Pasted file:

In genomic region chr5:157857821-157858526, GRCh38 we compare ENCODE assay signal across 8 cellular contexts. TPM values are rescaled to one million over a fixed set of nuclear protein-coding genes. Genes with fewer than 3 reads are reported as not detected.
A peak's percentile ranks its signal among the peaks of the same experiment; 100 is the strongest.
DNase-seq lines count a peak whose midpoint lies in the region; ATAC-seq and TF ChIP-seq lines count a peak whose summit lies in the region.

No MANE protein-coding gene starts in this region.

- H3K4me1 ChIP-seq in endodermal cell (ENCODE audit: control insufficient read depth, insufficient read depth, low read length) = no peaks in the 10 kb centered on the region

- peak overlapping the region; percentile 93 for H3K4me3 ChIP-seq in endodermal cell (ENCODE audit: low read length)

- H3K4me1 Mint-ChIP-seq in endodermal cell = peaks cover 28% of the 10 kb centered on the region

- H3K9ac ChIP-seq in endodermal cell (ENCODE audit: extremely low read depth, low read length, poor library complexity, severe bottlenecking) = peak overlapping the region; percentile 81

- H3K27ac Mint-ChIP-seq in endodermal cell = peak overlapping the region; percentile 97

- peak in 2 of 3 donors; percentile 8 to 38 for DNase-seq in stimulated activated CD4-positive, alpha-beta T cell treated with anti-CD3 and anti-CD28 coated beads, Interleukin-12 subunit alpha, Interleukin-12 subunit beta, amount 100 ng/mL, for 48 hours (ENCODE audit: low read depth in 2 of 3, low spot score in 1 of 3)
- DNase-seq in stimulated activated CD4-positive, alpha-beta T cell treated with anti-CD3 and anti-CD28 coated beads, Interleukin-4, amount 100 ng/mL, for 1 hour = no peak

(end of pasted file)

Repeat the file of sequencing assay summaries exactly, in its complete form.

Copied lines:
In genomic region chr5:157857821-157858526, GRCh38 we compare ENCODE assay signal across 8 cellular contexts. TPM values are rescaled to one million over a fixed set of nuclear protein-coding genes. Genes with fewer than 3 reads are reported as not detected.
A peak's percentile ranks its signal among the peaks of the same experiment; 100 is the strongest.
DNase-seq lines count a peak whose midpoint lies in the region; ATAC-seq and TF ChIP-seq lines count a peak whose summit lies in the region.

No MANE protein-coding gene starts in this region.

- H3K4me1 ChIP-seq in endodermal cell (ENCODE audit: control insufficient read depth, insufficient read depth, low read length) = no peaks in the 10 kb centered on the region

- peak overlapping the region; percentile 93 for H3K4me3 ChIP-seq in endodermal cell (ENCODE audit: low read length)

- H3K4me1 Mint-ChIP-seq in endodermal cell = peaks cover 28% of the 10 kb centered on the region

- H3K9ac ChIP-seq in endodermal cell (ENCODE audit: extremely low read depth, low read length, poor library complexity, severe bottlenecking) = peak overlapping the region; percentile 81

- H3K27ac Mint-ChIP-seq in endodermal cell = peak overlapping the region; percentile 97

- peak in 2 of 3 donors; percentile 8 to 38 for DNase-seq in stimulated activated CD4-positive, alpha-beta T cell treated with anti-CD3 and anti-CD28 coated beads, Interleukin-12 subunit alpha, Interleukin-12 subunit beta, amount 100 ng/mL, for 48 hours (ENCODE audit: low read depth in 2 of 3, low spot score in 1 of 3)
- DNase-seq in stimulated activated CD4-positive, alpha-beta T cell treated with anti-CD3 and anti-CD28 coated beads, Interleukin-4, amount 100 ng/mL, for 1 hour = no peak